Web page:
Indian Ivories- A Survey of Indian Ivory and Bone Carvings from the Earliest to the Modern Times
|Publisher:||AGAM KALA PRAKASHAN, DELHI|
|Pages:||214 (Throughout B/w Illustrations)|
|Other Details||11.00x9.00 inch|
Since the late Dr. Moti Chandra's excellent monograph (1959) there has been no significant publication on Indian Ivories. But his monograph was more in the nature of an historical study that left out more or less the pre-and protohistoric period and lacked information on the material of ivory and on the tools and techniques of ivory carving. The All-India Handicrafts Board also published more than one short monograph on ivories, but these were confined to more recent times, the historical situation serving as a thin back-drop; they provided, however, some information in regard to tools and techniques.
Dr. Dwivedi's book which deals not only with the history of ivory but also bone carvings and this, from the prehistoric centuries of the Indus Valley civilization right up to modern times, is thus a more comprehensive one providing much greater details than one can find in any other publication on the subject. It is also much more uptodate in regard to historical, literary and archaeological informa tion. But where it seems to score is in the provision of information regarding ivory and bone as materials for carving and regarding tools and techniques of carving these materials. The book is thus a competent and adequate guide to the understanding of the art and craft of ivory and bone carving in India. I only wish Dr. Dwivedi made an analytical study, period by period, of the literary and archaeo logical data available in regard to the clientele and the market of this art and craft, so that his readers could have an idea of the social and economic background of this artistic activity.
I would commend this book to the attention of our serious students in this field.
Dr. N.R. Banerjee, Director, Dr. Banerjee, Assistant Director and Dr. P. Gupta, Keeper of National Museum, New Delhi showed keen interest in work and made suggestions. am grateful all them. Thanks also due Shashi shouldered the heavy proof but prepared Index well. help the would not have been such short time. Tiwari matters concerning literary and him help. also remember my colleague, Morley, Sri Sivaramamurti, former directors of the National Museum, always encouraged to complete work obliged many esteemed suggestions. grateful to them.
Help was also received from my colleagues Dr. Sharma, N. Pant, Smt. K. Lal, Dr. and Amarendra Nath. sincere thanks all them. Sarvasti Mohan Lal, Chandra Prakash, Smt. Kamlesh Gambhir and Gyan Prakash were immence help. am thankful them. Sri. S.P. Nanda Sri Nematullah Shah have helped in photography deserve special thanks for same. Sri R. Chatterji C.M. Srivastava A.S.1. helped for photographs.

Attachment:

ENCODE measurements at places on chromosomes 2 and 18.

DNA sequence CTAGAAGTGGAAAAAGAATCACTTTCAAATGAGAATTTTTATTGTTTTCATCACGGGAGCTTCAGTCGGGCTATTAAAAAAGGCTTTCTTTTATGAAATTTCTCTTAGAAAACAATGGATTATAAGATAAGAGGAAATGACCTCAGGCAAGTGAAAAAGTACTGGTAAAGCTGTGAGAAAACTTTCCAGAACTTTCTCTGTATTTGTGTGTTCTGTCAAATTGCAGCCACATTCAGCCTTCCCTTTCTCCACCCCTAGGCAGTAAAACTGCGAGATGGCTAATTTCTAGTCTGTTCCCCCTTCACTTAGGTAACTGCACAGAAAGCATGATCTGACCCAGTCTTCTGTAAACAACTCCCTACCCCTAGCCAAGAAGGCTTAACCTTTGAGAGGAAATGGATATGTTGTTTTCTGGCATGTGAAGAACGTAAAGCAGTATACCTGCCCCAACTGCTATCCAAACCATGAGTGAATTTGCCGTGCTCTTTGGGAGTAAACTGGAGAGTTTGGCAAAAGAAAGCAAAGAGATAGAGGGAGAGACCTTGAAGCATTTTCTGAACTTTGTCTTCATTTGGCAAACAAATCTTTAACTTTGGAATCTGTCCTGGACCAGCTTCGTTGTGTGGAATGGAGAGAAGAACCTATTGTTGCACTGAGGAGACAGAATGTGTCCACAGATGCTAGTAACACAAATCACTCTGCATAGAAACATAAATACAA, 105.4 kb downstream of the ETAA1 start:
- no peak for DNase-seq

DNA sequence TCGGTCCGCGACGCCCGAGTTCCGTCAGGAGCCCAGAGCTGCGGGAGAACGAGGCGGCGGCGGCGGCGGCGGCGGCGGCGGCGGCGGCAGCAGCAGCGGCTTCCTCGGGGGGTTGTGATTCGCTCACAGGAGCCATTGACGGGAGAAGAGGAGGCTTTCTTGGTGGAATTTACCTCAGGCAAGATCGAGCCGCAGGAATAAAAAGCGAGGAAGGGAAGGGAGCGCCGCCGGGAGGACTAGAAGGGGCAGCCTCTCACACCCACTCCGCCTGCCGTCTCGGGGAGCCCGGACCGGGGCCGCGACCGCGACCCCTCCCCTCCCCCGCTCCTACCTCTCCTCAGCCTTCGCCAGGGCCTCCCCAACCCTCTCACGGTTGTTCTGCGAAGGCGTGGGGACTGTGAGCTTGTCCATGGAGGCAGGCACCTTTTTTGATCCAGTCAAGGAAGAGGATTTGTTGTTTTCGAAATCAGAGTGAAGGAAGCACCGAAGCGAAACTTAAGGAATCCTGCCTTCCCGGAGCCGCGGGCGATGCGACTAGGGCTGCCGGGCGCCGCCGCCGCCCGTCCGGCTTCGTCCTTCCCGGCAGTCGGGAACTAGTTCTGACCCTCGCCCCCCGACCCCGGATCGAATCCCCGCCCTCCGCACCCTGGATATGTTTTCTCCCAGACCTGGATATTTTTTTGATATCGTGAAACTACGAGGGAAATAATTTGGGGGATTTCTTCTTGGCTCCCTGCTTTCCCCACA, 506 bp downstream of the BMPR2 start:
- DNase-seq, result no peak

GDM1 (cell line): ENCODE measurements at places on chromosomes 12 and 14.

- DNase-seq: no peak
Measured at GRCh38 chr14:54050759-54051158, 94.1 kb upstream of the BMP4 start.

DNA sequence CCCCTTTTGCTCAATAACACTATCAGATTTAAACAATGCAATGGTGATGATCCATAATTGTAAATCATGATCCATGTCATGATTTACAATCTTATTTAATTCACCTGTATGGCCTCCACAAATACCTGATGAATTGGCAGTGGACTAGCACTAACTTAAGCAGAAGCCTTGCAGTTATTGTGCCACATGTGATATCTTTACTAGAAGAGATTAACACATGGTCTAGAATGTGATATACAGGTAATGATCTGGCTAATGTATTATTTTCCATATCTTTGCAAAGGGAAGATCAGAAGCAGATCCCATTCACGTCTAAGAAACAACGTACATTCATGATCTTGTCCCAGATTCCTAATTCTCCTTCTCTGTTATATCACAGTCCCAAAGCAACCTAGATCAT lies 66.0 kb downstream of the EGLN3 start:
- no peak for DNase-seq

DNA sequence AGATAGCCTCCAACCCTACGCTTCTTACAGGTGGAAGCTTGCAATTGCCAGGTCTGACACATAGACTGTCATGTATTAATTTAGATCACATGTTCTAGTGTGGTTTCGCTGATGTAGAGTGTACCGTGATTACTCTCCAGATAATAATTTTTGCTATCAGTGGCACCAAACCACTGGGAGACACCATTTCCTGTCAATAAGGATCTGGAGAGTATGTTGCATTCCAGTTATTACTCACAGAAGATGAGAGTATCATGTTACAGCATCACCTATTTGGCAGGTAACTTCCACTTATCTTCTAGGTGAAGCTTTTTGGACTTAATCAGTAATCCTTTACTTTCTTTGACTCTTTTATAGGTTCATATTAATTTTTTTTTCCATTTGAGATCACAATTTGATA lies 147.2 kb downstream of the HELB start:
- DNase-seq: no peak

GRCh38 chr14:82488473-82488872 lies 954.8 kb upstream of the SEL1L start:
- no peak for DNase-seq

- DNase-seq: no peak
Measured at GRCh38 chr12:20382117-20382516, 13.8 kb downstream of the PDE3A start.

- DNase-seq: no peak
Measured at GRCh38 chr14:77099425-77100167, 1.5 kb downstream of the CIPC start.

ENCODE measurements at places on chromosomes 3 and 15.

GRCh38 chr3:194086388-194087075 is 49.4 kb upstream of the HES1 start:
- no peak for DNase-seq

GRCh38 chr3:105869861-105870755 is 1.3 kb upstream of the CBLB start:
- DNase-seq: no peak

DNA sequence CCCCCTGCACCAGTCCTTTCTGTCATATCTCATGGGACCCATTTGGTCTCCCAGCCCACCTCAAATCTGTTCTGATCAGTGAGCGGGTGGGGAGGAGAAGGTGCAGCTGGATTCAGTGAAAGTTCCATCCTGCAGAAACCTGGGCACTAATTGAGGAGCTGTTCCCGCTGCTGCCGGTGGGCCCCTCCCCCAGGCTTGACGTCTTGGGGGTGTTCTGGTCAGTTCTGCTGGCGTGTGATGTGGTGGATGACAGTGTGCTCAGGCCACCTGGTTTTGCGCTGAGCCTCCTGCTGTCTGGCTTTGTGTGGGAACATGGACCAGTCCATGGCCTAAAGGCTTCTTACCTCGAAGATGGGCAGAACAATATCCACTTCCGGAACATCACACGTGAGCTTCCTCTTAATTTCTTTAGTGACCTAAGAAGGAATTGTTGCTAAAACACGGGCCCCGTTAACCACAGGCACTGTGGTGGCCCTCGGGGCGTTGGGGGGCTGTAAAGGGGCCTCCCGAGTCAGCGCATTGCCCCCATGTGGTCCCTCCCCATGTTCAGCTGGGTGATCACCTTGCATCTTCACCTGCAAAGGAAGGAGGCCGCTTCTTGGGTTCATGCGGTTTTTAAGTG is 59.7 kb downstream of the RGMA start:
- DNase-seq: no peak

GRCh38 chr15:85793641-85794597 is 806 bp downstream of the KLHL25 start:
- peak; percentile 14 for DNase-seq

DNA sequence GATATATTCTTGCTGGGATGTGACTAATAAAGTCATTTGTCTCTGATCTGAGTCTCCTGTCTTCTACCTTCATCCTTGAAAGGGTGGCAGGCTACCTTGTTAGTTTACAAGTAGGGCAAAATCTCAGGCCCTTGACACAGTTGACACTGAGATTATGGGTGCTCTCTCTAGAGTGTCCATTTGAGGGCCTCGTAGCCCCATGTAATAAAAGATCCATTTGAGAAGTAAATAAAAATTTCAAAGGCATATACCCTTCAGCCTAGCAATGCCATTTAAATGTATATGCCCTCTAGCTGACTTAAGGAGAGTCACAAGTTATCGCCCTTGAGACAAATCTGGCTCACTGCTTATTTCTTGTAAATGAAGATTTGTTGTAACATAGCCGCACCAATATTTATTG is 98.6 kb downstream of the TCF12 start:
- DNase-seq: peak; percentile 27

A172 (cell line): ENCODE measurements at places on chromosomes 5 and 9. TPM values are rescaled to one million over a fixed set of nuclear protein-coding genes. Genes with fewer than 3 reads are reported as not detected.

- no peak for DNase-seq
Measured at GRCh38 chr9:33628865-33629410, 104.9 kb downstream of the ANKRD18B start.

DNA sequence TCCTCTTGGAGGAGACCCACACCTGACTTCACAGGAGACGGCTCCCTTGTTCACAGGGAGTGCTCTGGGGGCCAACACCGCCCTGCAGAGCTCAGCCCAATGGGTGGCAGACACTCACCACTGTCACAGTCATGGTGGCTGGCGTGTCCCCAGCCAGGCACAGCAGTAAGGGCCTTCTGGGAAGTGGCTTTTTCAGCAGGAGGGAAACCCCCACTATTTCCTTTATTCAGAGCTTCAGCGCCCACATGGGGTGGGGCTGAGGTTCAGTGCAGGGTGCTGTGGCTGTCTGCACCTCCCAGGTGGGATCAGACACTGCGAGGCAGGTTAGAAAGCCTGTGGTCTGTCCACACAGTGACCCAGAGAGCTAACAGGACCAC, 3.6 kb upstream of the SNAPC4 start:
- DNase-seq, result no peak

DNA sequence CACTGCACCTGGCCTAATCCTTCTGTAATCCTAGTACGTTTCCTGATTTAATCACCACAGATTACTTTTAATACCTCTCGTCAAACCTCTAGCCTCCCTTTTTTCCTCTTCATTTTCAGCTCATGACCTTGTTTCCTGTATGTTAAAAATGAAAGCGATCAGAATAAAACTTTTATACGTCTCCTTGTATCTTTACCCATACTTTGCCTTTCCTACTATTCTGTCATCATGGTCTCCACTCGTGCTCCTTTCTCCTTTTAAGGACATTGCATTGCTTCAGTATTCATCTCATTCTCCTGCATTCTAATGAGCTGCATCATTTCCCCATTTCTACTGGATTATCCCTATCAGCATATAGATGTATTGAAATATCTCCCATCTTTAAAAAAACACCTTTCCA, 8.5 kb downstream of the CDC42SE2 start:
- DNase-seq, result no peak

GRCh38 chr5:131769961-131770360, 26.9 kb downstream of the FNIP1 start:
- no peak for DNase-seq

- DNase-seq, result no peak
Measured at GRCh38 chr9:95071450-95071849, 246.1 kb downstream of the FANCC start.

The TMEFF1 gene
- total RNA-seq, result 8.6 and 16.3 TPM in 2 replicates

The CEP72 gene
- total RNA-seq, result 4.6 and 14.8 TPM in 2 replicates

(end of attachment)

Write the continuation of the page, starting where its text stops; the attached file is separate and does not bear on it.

If female figure carved in stone labelled an example of fine art, similar specimen in bone or ivory every right similarly, and should be treated lightly ill-treat tion 'minor art, simply because of its medium small size. The ivory mirror handle dug out from the ruins Pompeii compete in quality with the creations Indian art the stone medium. Similarly, the Kanoria Buddha (Pls. 82) marvel of Kashmir artists' skill miniature ivory carving. His oval face closed eyes reflects depth his reverie; and the minutest detail, as vajra Indra, been with greatest care. Again, during the Pala when imparting metallic finish to stone sculptures became the order day, the Pala ivory-carvers not behind, as evidenced by the small statue recently acquired by the of Museum, Bombay (Pls. and 99). The dissertation, therefore, a modest though determined attempt at vindicating the value Indian and ivory carvings" objects art, and at rescuing many unknown unsung masterpiece from limbo forgotten things. Whereas there have been dozens of publications on sculptures and paintings in the recent past, there practically been none ivory or carvings, or, for that matter, on any one the so called arts.
The present monograph enlarged and revised version of the Ph.D. thesis approved by the Lucknow University. Originally chapters (upto A.D.), more chapters been added, one on Mediaeval and another Modern ivories, make it more comprehensive useful. Material these two chapters has been gathered during course my extensive to various museums country abroad. Travel Mediaeval exhibition catalogues, have also been 1965 at on the 'Decorative India' was held the Prince of Wales Museum, wherein on ivory carvings also took place. Dr. Moti Chandra, the distinguished of the exhorted work on subjects like bone, ivory, wood and such carvings, were neglected earlier research scholars. His pioneering article 'Ancient Indian Ivories" Bulletin museum inspired me undertake work on this subject. cannot find to express gratitude Moti Chandra for encouragement always gave tackle topic.
**Contents and Sample Pages**
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